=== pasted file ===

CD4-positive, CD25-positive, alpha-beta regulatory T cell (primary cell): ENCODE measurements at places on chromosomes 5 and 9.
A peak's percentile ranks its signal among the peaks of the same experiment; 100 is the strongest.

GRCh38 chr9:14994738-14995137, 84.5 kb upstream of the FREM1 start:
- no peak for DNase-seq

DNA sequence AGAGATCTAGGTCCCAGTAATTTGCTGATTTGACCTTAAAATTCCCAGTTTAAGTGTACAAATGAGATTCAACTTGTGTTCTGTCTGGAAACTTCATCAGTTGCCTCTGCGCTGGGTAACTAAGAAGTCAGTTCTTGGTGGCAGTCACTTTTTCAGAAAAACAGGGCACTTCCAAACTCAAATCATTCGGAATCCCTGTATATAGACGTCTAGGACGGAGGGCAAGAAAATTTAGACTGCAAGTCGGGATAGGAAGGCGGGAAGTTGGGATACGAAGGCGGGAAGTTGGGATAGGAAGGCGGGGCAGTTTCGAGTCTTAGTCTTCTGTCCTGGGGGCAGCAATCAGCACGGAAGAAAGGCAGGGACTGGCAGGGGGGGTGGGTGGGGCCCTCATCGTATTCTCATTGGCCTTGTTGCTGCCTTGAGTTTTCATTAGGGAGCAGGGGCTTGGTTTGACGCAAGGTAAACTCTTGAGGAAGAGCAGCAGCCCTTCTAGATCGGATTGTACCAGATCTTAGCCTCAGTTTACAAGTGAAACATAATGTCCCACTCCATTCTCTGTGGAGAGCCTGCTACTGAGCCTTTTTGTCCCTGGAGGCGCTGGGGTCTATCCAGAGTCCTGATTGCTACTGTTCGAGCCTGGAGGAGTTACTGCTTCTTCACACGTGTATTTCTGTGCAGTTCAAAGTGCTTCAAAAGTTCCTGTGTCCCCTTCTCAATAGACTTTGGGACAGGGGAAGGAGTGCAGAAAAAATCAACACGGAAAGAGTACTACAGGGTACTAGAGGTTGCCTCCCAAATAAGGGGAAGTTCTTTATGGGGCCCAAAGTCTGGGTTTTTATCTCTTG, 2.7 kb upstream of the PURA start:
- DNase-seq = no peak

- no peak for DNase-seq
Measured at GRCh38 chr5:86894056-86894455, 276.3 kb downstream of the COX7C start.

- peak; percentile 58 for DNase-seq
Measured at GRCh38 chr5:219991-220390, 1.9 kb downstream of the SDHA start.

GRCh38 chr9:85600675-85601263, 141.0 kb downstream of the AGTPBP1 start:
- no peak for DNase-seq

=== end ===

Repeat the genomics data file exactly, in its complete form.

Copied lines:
CD4-positive, CD25-positive, alpha-beta regulatory T cell (primary cell): ENCODE measurements at places on chromosomes 5 and 9.
A peak's percentile ranks its signal among the peaks of the same experiment; 100 is the strongest.

GRCh38 chr9:14994738-14995137, 84.5 kb upstream of the FREM1 start:
- no peak for DNase-seq

DNA sequence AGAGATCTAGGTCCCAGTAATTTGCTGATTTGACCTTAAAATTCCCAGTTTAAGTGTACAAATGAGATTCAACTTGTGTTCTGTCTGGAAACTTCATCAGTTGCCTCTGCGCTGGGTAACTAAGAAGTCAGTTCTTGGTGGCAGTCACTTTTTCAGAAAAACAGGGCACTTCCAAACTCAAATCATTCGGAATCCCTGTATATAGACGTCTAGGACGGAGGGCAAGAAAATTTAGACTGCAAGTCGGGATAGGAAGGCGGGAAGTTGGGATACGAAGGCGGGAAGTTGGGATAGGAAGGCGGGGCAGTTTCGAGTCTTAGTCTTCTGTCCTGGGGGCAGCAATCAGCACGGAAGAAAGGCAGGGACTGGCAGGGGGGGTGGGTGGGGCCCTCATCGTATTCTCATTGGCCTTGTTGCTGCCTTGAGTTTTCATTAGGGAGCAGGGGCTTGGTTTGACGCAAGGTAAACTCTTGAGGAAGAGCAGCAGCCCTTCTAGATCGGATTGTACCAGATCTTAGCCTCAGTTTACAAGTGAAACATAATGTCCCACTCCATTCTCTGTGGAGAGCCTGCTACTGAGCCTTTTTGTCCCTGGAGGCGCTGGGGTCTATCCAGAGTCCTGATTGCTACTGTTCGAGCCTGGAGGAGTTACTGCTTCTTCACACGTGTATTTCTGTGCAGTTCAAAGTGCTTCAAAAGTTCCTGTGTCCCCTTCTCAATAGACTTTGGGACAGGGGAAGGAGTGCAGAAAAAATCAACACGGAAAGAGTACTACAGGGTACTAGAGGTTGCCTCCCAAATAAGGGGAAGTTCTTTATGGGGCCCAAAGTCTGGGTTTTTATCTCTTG, 2.7 kb upstream of the PURA start:
- DNase-seq = no peak

- no peak for DNase-seq
Measured at GRCh38 chr5:86894056-86894455, 276.3 kb downstream of the COX7C start.

- peak; percentile 58 for DNase-seq
Measured at GRCh38 chr5:219991-220390, 1.9 kb downstream of the SDHA start.

GRCh38 chr9:85600675-85601263, 141.0 kb downstream of the AGTPBP1 start:
- no peak for DNase-seq